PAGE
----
Isoenzymes are proteins with a different structure that catalyze the same reaction. Frequently they are oligomers made with different polypeptide chains, so they usually differ in regulatory mechanisms and in kinetic characteristics.
From the physiological point of view, isozymes allow the existence of similar enzymes with different characteristics, “customized” to specific tissue requirements or metabolic conditions.
One example of the advantages of having isoenzymes for adjusting the metabolism to different conditions and/or in different organs is the following: Glucokinase and Hexokinase are typical examples of isoenzymes.
In fact, there are four Hexokinases: I, II, III and IV. Hexokinase I is present in all mammalian tissues, and Hexokinase IV and Glucokinase is found mainly in the liver, pancreas, and brain.
Both enzymes catalyze the phosphorylation of Glucose:
Glucose + ATP —–> Glucose 6 (P) + ADP
Hexokinase I has a low Km and is inhibited by glucose 6 (P). Glucokinase is not inhibited by Glucose 6 (P) and his Km is high.
These two facts indicate that the activity of glucokinase depends on the availability of the substrate and not on the demand of the product.
Since Glucokinase is not inhibited by glucose 6 phosphate, in conditions of high concentrations of glucose this enzyme continues phosphorylating glucose, which can be used for glycogen synthesis in the liver.
Additionally, since Glucokinase has a high Km, its activity does not compromise the supply of glucose to other organs; in other words, if Glucokinase had a low Km, and since it is not inhibited by its product.,
It would continue converting glucose to glucose 6 phosphate in the liver, making glucose unavailable for other organs (remember that after meals, glucose arrives first to the liver through the portal system).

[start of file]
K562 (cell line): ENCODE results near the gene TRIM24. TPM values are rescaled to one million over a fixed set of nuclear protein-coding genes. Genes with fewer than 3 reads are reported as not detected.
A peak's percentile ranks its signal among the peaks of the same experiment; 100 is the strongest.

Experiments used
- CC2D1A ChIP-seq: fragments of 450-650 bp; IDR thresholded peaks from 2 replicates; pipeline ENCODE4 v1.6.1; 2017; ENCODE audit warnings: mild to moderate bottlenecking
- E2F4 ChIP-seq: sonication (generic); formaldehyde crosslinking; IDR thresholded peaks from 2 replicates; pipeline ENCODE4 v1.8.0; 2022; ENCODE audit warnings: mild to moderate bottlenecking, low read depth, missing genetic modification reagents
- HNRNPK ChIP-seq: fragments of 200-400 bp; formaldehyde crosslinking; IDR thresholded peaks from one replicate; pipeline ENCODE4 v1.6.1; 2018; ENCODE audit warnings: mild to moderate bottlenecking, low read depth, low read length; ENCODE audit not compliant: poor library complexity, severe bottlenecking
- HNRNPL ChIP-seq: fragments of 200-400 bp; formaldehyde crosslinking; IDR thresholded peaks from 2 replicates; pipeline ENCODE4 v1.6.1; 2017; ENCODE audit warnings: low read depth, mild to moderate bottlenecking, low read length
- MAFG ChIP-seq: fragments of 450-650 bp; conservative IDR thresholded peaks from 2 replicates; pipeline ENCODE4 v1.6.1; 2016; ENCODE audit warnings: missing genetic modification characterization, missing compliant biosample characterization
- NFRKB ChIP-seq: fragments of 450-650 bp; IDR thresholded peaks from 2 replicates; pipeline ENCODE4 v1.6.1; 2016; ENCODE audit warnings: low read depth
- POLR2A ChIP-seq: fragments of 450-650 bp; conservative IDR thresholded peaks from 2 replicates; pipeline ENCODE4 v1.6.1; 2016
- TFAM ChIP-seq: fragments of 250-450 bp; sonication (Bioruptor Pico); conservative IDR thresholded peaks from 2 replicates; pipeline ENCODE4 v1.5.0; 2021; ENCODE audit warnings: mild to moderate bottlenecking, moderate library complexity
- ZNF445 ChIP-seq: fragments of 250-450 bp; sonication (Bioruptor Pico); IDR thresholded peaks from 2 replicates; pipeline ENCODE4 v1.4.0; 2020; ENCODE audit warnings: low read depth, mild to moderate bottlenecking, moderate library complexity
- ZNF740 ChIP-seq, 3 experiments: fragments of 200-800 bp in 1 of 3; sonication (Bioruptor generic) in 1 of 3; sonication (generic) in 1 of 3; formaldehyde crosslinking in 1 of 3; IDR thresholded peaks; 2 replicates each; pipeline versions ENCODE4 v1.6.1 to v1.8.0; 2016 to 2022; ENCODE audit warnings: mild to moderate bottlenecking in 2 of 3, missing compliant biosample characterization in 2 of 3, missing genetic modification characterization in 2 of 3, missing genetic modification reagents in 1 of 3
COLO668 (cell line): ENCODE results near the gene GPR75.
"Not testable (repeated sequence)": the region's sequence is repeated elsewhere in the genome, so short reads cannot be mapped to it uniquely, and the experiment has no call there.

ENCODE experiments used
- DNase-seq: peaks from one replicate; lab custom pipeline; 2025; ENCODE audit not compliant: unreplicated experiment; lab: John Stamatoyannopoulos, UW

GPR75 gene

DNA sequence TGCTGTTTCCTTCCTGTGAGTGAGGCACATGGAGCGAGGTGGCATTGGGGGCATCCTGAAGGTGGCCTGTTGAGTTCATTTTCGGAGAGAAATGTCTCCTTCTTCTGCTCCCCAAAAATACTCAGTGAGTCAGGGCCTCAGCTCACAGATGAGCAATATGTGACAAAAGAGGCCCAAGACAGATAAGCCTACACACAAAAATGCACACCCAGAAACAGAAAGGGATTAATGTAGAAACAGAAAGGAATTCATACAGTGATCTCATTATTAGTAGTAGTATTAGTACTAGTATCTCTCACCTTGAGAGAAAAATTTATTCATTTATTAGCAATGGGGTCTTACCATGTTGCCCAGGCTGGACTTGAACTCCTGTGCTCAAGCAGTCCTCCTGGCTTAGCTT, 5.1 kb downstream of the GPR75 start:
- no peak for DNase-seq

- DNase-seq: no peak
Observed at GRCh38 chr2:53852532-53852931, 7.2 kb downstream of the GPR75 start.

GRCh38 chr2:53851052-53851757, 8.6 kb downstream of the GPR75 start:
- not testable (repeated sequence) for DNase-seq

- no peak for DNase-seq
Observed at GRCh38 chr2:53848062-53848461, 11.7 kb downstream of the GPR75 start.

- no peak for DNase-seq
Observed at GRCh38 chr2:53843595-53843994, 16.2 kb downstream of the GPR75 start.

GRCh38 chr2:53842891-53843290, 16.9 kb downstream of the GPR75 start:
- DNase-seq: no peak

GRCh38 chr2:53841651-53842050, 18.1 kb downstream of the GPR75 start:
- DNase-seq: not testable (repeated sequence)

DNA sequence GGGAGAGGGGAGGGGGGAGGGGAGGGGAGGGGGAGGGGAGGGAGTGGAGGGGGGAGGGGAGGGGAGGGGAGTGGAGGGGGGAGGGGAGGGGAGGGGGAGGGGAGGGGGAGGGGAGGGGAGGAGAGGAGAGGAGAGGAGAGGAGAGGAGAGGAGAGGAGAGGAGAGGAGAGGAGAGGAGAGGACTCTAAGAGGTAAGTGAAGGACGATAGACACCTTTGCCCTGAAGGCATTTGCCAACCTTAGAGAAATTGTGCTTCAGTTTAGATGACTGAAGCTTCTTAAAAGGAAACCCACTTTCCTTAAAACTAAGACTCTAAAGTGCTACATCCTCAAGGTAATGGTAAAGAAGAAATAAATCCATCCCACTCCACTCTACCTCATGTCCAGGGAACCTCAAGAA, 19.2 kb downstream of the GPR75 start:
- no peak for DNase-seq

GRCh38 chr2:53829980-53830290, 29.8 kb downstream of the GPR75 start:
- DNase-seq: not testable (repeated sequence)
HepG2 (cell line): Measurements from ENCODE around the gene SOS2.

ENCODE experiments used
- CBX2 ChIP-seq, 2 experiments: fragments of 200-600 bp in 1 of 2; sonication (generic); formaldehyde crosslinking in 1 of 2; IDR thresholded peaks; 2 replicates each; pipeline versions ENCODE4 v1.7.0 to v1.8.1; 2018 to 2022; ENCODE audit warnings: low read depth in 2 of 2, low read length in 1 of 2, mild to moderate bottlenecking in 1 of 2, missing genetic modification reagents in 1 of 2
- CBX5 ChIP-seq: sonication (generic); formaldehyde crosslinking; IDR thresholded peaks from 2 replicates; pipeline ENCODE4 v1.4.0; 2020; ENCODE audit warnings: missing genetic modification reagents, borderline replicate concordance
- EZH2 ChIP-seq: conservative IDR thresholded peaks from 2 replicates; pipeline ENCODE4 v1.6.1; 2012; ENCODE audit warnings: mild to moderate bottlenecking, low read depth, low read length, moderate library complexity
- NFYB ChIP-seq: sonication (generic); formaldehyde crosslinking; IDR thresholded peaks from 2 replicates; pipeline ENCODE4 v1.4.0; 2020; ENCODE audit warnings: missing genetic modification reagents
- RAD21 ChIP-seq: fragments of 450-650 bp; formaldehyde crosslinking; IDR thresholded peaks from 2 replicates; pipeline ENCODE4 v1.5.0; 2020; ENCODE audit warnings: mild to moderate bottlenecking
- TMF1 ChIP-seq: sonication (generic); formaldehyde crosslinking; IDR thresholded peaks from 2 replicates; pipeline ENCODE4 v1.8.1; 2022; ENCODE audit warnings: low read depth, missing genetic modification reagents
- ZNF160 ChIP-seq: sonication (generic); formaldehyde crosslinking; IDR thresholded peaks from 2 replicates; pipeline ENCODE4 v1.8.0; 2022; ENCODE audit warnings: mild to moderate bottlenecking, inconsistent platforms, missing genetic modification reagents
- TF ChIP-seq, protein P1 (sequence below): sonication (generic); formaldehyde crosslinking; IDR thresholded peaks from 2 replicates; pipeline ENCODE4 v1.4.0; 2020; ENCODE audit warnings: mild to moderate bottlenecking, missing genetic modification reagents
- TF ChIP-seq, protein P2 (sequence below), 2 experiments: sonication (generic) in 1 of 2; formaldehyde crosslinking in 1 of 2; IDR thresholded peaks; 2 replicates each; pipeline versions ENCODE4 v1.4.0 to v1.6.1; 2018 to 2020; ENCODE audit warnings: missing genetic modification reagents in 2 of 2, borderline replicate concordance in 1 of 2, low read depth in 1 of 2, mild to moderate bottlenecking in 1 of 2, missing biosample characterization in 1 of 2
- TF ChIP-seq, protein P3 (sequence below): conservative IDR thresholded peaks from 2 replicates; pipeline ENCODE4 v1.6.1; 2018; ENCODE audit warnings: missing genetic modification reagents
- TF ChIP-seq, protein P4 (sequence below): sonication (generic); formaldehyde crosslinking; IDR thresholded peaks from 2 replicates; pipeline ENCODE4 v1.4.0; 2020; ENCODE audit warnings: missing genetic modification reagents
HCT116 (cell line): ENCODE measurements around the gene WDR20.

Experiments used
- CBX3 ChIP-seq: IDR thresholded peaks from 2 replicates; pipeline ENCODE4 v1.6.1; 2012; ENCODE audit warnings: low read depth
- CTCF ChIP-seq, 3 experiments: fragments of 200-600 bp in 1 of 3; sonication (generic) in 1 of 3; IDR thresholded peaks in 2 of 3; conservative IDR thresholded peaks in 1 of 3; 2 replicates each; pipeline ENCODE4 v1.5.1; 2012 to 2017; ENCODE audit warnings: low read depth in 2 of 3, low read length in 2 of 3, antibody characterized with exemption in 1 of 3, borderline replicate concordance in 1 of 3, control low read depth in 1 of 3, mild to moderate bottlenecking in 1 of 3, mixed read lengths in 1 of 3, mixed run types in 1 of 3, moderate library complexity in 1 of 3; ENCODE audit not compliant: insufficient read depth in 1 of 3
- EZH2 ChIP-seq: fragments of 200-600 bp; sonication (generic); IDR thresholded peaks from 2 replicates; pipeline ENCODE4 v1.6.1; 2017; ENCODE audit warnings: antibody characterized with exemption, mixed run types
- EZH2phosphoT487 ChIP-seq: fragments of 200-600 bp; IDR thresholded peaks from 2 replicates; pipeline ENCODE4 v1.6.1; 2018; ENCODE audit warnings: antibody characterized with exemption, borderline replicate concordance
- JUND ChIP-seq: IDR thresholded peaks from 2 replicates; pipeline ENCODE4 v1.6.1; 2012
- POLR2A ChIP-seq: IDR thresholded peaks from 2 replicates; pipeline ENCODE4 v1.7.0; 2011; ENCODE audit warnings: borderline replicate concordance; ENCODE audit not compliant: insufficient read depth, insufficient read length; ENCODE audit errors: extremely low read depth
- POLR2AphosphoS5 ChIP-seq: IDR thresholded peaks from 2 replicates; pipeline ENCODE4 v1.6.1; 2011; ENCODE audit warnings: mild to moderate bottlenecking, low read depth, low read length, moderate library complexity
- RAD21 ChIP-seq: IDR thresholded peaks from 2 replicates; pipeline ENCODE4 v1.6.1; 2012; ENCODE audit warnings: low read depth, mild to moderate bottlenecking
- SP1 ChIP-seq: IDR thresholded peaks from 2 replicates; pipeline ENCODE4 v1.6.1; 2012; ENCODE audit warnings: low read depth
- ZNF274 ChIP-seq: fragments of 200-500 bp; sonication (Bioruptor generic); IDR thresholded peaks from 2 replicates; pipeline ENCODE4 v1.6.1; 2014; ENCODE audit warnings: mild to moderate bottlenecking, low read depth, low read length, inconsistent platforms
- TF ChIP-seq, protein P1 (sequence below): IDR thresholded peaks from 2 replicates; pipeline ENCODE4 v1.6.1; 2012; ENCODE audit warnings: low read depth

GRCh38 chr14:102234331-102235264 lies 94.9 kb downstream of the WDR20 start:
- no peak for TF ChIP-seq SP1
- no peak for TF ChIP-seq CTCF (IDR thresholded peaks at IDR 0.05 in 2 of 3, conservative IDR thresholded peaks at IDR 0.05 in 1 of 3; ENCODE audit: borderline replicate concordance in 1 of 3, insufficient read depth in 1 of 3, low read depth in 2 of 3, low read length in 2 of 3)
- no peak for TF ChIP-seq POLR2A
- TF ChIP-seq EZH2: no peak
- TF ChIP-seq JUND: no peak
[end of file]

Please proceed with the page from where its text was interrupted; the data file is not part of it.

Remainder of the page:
Since isoenzymes have different tissue distributions, their study is an important tool in assessing the damage to specific organs.
Examples of the diagnostic use of isoenzymes are the study of Lactate Dehydrogenase and Creatine Kinase.
Lactate Dehydrogenase (LDH)
It is formed by the association of five peptide chains of two different kinds of monomers: M and H.
The variants seen in humans are:
- LDH1: M M M M (abundant in heart, brain erythrocytes; around 33% of serum LDH)
- LDH2: M M M H (abundant in heart, brain erythrocytes; around 45% of serum LDH)
- LDH3: M M H H (abundant in the brain, kidneys, lung; around 18 % of serum LDH)
- LDH4: M H H H ((abundant in liver, skeletal muscle, kidney; around 3% of serum LDH)
- LDH5: H H H H ((abundant in liver, skeletal muscle, ileum; around 1 % of serum LDH)
In myocardial infarction, Total lactate dehydrogenase (LDH) increases, and since heart muscle contains more LDH1 than LDH2, LDH1 becomes greater than LDH2 between 12 and 24 hours.
After the infarction, so the ratio LDH1/LDH2 becomes higher than 1 and will stay flipped for several days.
An increase of LDH 5 in serum is seen in different hepatic pathologies: cirrhosis, hepatitis, and others. An increase of LDH5 in heart diseases usually indicates secondary congestive liver involvement.
Isoenzyme 2 – Creatine Kinase
Creatine Kinase (CK) and Creatine phosphokinase (CPK) is a similar example: three isoenzymes formed by combinations of different subunits:
- CK1 (BB) is abundant in the brain and smooth muscle (practically absent from serum)
- CK2 (MB) is abundant in cardiac muscle, some in skeletal muscle (practically absent from serum)
- CK3 (MM) is abundant in skeletal muscle and cardiac muscle (practically 100 % of serum CK)
They can be differentiated based on their different electrophoretic mobility.
The primary clinical use of CK studies is the diagnosis of Myocardial Infarction, (increased in the MB variant), but CK is also increased in different conditions as muscular diseases and traumas (MM and MB) and brain trauma and brain surgery (BB).
CK2 appears in serum within 6 hours after the myocardial infarction and is cleared after 24 to 48 hours.
A persistence of CK2 in serum indicates the extension of the infarction to other areas or another infarction.
Isoenzymes and allozymes as molecular markers
Population genetics is essentially a study of the causes and effects of genetic variation within and between populations, and in the past, isoenzymes have been amongst the most widely used molecular markers for this purpose.
Although they have now been largely superseded by more informative DNA-based approaches (such as direct DNA sequencing, single nucleotide polymorphisms, and microsatellites).
They are still amongst the quickest and cheapest marker systems to develop and remain (as of 2005) an excellent choice for projects that only need to identify low levels of genetic variation, e.g. quantifying mating systems.
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